Representative examples of such polyisocyanates include 1,6-hexamethylene diisocyanate, 1,10-decamethylene diisocyanate, 1,4-cyclohexylene diisocyanate, 4,4- methylene-bis(cyclohexylisocyanate) and 1,5-tetrahydronaphthalene diisocyanate, and mixtures of such diisocyanates.

The isocyanate terminated polyurethanes of this invention are usually prepared by reacting a reactive hydrogen-containing polymeric material with the organic polyisocyanate in proportions such that the ratio of isocyanate groups to the reactive hydrogen-containing groups of the reactive hydrogen-containing polymeric material is from about 1.1/1 to about 12/1 and preferably about 1.2/1 to about 2.5/1. These materials are generally reacted at temperatures from about 20 C. to about 150 C. The reactive hydrogens of the reactive hydrogen-containing polymeric material are supplied by hydroxyl groups and amino groups.

Other methods known to those skilled in the art of preparing isocyanate-terminated polyurethanes with or without solvents being present may also be used.

Any of the nonreactive solvents normally used in making paints which are suitable for spraying are useful as diluents for the isocyanate-terminated polyurethanes of this invention. Representative examples of these are benzene, toluene, the paraffinic naphthas, the naphthenic naphthas, the aromatic naphthas, ethyl formate, propyl formate, butyl formate, amyl formate, ethyl acetate, propyl acetate, methyl acetate, butyl acetate, amyl acetate, acetone, methyl ethyl ketone, diethyl ketone, methyl isomayl ketone, cellosolve acetate, dioxane, lower nitrapraflins, etc. Mixtures of solvents may be used to obtain satisfactory spreading properties and evaporation rates, particularly when the polyurethane is to be used as a spray composition and applied to a suitable surface.

The isocyanate-terminated polyurethane, sometimes called a prepolymer, is usually dissolved or dispersed in the solvent to form a solution or dispersion which is then reacted with the treated diamine-ketone mixture to form a cured polyurethane. The diamine is usually added to the isocyanate-terminated polyurethane in a ratio of from about 0.5/1 to about 1.5/1 and, preferably, about 0.8/1 to about 1.0/1 amine groups of the diamine for each isocyanate group in excess of the reactive hydrogen groups of the reactive hydrogen-containing polymeric material.

The following illustrative examples are set forth to further exemplify the objects and advantages of the invention. The parts and percentages are by weight unless otherwise indicated.

EXAMPLE I .An isocyanate terminated polyurethane (herein called a prepolymer) was prepared by reacting a polyester with a diisocyanate according to the following method. A polyester having a molecular weight of about 1900 and an hydroxyl number of 60, was prepared by the condensation of adipic acid with an excess of a mixture of percent by weight ethylene glycol and 20 percent by weight propylene glycol. To a suitable reactor was charged 100 parts of the polyester which was degassed under a reduced pressure of about 10 to about 40 milliliters of mercury at a temperature of from about C. to about C. While stirring the prepared polyester, 28.3 parts of molten 4,4-dicyclohexylmethane diisocyanate was added to the reactor at atmospheric pressure. This reaction mixture was stirred for 50 minutes at a temperature of about 90 C. to C. at atmospheric pressure. The pressure was then gradually re duced to about 10 to 20 milliliters of mercury to degas the mixture for a period of 30 minutes. This prepared prepolymer had an isocyanate content of 3.5 percent and was diluted as follows:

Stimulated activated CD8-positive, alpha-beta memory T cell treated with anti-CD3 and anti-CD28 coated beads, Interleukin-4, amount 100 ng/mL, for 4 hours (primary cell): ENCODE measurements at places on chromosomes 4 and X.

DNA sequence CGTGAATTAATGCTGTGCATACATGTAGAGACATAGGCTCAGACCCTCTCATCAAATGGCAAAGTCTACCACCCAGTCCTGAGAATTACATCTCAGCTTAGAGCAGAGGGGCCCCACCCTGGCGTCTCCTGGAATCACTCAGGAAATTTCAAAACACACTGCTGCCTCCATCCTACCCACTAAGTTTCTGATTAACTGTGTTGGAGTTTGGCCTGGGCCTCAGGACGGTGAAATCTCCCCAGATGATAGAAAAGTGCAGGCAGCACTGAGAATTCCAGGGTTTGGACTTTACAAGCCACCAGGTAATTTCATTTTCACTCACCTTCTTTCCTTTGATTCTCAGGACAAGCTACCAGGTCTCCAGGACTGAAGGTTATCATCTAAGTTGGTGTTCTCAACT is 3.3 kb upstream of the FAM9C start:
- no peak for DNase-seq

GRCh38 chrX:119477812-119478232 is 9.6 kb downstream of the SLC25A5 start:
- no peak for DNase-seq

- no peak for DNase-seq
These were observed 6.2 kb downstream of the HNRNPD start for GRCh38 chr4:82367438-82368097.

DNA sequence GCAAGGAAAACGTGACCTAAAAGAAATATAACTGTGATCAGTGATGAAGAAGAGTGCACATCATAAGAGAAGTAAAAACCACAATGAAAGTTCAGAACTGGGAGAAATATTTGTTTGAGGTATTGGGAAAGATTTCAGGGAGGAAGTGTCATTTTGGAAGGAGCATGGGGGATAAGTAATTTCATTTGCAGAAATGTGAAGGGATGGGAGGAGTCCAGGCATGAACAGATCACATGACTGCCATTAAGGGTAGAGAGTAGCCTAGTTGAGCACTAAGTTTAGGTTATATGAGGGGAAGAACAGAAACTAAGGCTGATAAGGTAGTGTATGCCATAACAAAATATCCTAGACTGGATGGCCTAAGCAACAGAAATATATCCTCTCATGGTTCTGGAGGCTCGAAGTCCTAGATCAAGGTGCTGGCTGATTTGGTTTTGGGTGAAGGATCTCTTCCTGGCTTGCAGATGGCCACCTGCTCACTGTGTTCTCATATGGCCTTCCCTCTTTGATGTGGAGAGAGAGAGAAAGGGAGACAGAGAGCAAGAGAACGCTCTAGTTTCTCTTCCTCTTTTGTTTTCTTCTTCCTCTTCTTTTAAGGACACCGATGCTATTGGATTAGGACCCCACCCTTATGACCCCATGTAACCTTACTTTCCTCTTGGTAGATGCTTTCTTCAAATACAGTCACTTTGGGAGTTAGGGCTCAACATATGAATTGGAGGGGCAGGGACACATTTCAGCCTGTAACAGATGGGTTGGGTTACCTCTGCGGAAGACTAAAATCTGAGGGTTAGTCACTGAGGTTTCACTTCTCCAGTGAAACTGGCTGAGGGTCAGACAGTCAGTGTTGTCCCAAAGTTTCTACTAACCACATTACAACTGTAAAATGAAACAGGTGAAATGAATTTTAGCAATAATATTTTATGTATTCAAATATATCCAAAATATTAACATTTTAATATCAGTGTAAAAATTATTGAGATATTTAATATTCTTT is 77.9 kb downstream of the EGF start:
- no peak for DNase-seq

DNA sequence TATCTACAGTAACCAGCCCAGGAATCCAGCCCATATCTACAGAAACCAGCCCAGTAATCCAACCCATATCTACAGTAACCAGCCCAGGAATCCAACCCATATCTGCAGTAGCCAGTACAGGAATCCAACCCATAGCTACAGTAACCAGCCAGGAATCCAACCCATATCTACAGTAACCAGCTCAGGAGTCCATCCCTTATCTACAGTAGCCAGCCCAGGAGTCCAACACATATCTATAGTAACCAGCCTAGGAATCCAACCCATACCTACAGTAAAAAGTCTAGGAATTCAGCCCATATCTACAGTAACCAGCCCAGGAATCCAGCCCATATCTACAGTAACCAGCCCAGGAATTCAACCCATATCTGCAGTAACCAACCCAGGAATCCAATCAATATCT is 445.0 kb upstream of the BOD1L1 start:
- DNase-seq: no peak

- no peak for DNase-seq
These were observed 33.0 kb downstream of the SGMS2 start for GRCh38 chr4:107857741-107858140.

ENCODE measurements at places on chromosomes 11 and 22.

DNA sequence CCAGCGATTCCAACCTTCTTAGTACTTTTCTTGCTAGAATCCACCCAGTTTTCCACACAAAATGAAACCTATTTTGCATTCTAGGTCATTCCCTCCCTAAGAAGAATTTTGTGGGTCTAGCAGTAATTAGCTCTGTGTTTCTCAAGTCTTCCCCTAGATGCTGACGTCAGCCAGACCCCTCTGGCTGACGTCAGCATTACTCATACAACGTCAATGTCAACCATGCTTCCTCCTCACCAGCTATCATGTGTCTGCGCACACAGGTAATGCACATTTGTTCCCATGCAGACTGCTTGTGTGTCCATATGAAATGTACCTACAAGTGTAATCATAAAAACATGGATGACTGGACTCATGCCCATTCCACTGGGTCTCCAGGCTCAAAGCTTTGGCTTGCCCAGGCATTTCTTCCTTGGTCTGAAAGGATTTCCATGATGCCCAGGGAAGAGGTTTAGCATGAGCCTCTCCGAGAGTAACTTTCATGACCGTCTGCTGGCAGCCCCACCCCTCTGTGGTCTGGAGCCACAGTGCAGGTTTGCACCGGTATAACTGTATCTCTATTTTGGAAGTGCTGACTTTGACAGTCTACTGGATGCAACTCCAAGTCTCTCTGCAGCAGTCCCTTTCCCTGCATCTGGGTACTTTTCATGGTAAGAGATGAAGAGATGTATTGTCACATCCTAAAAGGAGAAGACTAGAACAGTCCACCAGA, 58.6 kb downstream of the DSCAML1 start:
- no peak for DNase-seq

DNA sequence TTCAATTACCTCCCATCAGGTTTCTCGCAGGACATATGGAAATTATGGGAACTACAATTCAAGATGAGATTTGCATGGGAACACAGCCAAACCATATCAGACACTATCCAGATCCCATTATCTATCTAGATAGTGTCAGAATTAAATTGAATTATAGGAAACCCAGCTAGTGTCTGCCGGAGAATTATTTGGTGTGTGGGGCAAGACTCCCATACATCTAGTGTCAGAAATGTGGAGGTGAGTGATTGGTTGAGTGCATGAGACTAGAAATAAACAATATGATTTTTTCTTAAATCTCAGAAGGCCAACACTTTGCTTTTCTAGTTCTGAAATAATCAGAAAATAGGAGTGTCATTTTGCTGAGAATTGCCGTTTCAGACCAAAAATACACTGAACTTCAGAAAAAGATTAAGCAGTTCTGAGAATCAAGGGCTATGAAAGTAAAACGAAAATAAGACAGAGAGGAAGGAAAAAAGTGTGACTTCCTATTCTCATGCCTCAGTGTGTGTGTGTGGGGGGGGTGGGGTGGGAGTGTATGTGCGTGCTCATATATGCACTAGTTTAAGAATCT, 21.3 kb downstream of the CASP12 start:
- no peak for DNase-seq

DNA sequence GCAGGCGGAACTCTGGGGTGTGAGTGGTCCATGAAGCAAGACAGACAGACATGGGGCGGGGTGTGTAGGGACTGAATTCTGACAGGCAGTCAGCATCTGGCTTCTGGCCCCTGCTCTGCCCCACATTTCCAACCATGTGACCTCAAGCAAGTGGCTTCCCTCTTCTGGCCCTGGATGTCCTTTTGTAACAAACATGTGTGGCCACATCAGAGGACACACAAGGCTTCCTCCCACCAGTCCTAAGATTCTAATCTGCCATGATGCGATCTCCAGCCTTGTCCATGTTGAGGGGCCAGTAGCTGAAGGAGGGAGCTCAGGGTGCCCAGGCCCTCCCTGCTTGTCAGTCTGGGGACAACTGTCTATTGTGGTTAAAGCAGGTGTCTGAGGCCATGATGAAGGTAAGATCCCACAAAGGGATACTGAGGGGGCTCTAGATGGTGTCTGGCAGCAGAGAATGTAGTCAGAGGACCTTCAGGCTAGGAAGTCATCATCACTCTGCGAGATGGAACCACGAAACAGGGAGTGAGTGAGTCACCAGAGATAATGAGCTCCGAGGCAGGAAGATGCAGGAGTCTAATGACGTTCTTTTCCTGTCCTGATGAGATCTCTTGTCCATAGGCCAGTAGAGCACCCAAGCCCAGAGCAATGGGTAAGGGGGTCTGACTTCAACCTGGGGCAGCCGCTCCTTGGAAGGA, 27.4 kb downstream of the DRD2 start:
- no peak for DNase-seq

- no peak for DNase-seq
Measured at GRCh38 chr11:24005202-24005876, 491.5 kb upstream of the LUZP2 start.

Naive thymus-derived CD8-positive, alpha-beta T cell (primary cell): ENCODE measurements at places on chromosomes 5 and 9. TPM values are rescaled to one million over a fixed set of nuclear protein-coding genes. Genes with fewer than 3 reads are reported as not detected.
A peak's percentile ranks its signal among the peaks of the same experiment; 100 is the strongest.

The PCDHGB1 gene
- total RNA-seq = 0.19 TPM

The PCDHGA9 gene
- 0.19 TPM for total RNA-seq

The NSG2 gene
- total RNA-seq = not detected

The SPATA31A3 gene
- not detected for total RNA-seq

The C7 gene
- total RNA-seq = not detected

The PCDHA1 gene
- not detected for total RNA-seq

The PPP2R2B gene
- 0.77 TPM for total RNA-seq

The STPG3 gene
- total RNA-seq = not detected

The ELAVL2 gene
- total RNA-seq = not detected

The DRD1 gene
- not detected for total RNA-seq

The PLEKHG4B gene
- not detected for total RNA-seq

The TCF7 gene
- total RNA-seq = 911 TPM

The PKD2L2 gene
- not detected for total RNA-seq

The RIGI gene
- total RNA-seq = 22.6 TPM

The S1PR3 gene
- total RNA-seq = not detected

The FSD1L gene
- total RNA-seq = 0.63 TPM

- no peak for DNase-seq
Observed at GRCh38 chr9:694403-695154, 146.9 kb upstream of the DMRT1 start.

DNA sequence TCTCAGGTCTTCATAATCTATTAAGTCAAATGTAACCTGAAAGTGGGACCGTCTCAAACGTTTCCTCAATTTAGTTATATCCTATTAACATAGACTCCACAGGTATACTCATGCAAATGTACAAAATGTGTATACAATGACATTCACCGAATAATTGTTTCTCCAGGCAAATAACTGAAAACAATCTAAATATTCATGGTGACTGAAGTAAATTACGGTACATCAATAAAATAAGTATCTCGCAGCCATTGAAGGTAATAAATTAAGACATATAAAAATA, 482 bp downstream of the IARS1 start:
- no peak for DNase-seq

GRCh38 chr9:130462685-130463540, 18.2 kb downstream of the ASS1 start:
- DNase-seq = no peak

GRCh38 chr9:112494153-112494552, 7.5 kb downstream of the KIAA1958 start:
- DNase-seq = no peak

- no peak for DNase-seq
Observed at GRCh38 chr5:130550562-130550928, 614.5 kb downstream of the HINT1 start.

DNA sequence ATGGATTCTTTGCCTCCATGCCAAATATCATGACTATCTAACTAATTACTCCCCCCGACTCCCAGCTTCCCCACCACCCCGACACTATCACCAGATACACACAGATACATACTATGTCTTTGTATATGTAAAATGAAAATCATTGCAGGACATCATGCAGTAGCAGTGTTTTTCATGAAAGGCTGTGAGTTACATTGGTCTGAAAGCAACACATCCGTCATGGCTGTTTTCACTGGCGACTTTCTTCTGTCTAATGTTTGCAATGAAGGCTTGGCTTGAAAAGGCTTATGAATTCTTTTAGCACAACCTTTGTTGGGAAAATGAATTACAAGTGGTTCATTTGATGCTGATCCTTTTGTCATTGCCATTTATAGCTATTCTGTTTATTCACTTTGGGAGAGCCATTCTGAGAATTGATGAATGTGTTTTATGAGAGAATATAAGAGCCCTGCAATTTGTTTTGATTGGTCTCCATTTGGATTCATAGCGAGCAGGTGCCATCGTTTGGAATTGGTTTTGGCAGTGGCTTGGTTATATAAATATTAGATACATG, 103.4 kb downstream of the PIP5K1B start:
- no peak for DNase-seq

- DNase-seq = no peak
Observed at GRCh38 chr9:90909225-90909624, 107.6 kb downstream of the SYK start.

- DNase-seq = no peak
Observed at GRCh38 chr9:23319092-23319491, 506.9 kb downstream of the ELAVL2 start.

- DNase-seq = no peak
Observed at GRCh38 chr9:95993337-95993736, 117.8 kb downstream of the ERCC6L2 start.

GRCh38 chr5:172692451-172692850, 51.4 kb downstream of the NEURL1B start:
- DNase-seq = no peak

Parts Prepolymer 100 Methyl ethyl ketone 30 Toluene 30 Cellulose acetate butyrate solution (10% by weight in Cellosolve 1 acetate) Diluted prepolymer 165 A trade name used to designate monomethyl ether of ethylene glycol acetate.

The diluted prepolymer had an isocyanate content of about 2 percent.

A curative solution for curing this prepared isocyanate polyruethane was prepared by mixing 100 parts of 1,4- cyclohexane (bis methylamine) and 400 parts methyl ethyl ketone.

A portion of the prepared isocyanate terminated polyurethane was cured by mixing 100 parts of the diluted prepolymer with 17 parts of the freshly prepared curative solution at a temperature of about 25 C. The resulting mixture immediately gelled and thus a film of cured polyurethane could not be prepared.

Another portion of the prepared isocyanate terminated polyurethane was cured at about 25 C. by mixing 100 parts of the diluted prepolymer with 17 parts of the curative solution which had been allowed to stand for 24 hours at about 25 C. The mixture had an 8 minute pot life and was spread onto a polyethylene surface to form a film having a thickness of about 12 mils and an ultimate tensile strength of 4600 pounds per square inch at an elongation of 640 percent.

Pot life or gel time is a period of time used by those skilled in the art to designate the period of time between when the curing agent is added to the isocyanate-terminated polyurethane and when the resulting reaction mix ture has cured or gelled to the extent that it cannot be brushed or sprayed by conventional methods to form a smooth film.

EXAMPLE II An isocyanate-terminated polyurethane (the prepolymer) was prepared according to the method of Example I.